REVITALIZED JAMAICA: 13 HOMELESS SHELTERS, 13 HOTELS TURNED HOMELESS SHELTER, PLUS UNKNOWN AMOUNTS OF GROUP HOMES & HYBRID HOTELS/HOMELESS SHELTERS

Up and Coming Jamaica, a community in crisis.

AND you wonder why Jamaica has such a big homeless problem with encampments in Rufus King Park, Major Mark Park, Jamaica Center Station, Sutphin LIRR station, plus all the walking dead and all the problems that go with this crap.

26 homeless shelters and hotels turned homeless shelter. TWENTY-SIX and this does not even include the group homes, like the group home where four savages lived and brutally raped a mother of two July 11th, and the hybrid hotels that have floors for guests and floors for homeless, like the Comfort Inn on 162nd St in Downtown Jamaica, which has 3 floors for hotel guests and 3 floors for homeless.

Downtown Jamaica Comfort Inn. Worker inside told me that 3 floors are for hotel guests and three floors are for homeless. Nothing like being greeted at a hotel than by a half naked homeless man sitting in hot weather.

 

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From DNAInfo New York:

Halfway House Where Sex Attack Suspects Stayed Opened Secretly, Locals Say

By  Ewa Kern-Jedrychowska and Katie Honan | July 20, 2017 9:50am

 The suspects accused of sexually attacking a woman in Jamaica last week lived in a halfway house at 145-53 South Rd., police said.

The suspects accused of sexually attacking a woman in Jamaica last week lived in a halfway house at 145-53 South Rd., police said.View Full Caption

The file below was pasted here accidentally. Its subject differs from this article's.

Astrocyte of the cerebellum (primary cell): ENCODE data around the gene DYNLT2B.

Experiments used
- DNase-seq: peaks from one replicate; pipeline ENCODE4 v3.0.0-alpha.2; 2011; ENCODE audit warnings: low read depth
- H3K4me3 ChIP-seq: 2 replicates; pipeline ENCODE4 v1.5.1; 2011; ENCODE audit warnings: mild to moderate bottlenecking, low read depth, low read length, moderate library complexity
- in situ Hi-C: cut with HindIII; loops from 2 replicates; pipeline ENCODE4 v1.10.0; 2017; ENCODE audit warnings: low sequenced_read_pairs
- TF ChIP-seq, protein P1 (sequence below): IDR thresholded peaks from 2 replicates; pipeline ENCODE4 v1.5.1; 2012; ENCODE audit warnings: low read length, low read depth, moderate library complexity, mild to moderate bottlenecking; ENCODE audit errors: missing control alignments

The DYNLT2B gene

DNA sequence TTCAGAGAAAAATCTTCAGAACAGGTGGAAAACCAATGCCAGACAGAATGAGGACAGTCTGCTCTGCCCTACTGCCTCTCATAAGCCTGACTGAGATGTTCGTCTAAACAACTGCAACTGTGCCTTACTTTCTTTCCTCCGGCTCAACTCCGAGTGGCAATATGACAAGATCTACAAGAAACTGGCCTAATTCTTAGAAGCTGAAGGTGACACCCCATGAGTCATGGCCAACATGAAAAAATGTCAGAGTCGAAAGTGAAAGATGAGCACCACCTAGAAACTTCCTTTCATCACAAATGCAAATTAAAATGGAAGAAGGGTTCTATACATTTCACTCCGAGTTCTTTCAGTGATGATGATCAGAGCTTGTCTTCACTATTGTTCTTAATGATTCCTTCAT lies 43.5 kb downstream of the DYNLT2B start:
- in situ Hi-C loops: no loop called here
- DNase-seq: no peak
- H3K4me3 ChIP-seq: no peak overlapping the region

DNAinfo/Katie Honan

QUEENS — The brutal sexual assault of a Jamaica churchgoer last week has shed light on several long-term issues in the neighborhood, including an influx of homeless shelters and halfway houses, as well as poorly lit corners that can be dangerous to those passing by at night, officials said.

The halfway house at 145-53 South Road — which authorities said housed four of the suspects involved in the assault — opened secretly last year, according to local officials who said they had no idea that the facility had been operating in the neighborhood.

Run by SCO Family of Services, the facility runs the Transitional Independent Living (TIL) program and can house up to 19 young people under the age 21.

Unlike shelters, which are operated by the Department of Homeless Services, TIL is overseen by the Department of Youth and Community Development and focuses specifically on helping homeless youth aged 16 to 21, providing them with training and support necessary to transition to independent living.

There are no signs outside the building, and local officials said they were not notified when it opened.

SCO Family of Services did not return a phone call seeking comment, but DYCD spokesman Mark Zustovich said in an email that the program is not part of the city’s adult shelter system, and therefore is not required to notify local communities when opening.

“In order to provide youth with a caring, home-like environment safe from external issues such as sex trafficking and domestic violence, confidentiality and privacy are important parts of the transitional independent living experience for young people who enter our City-funded programs voluntarily,” Zustovich said.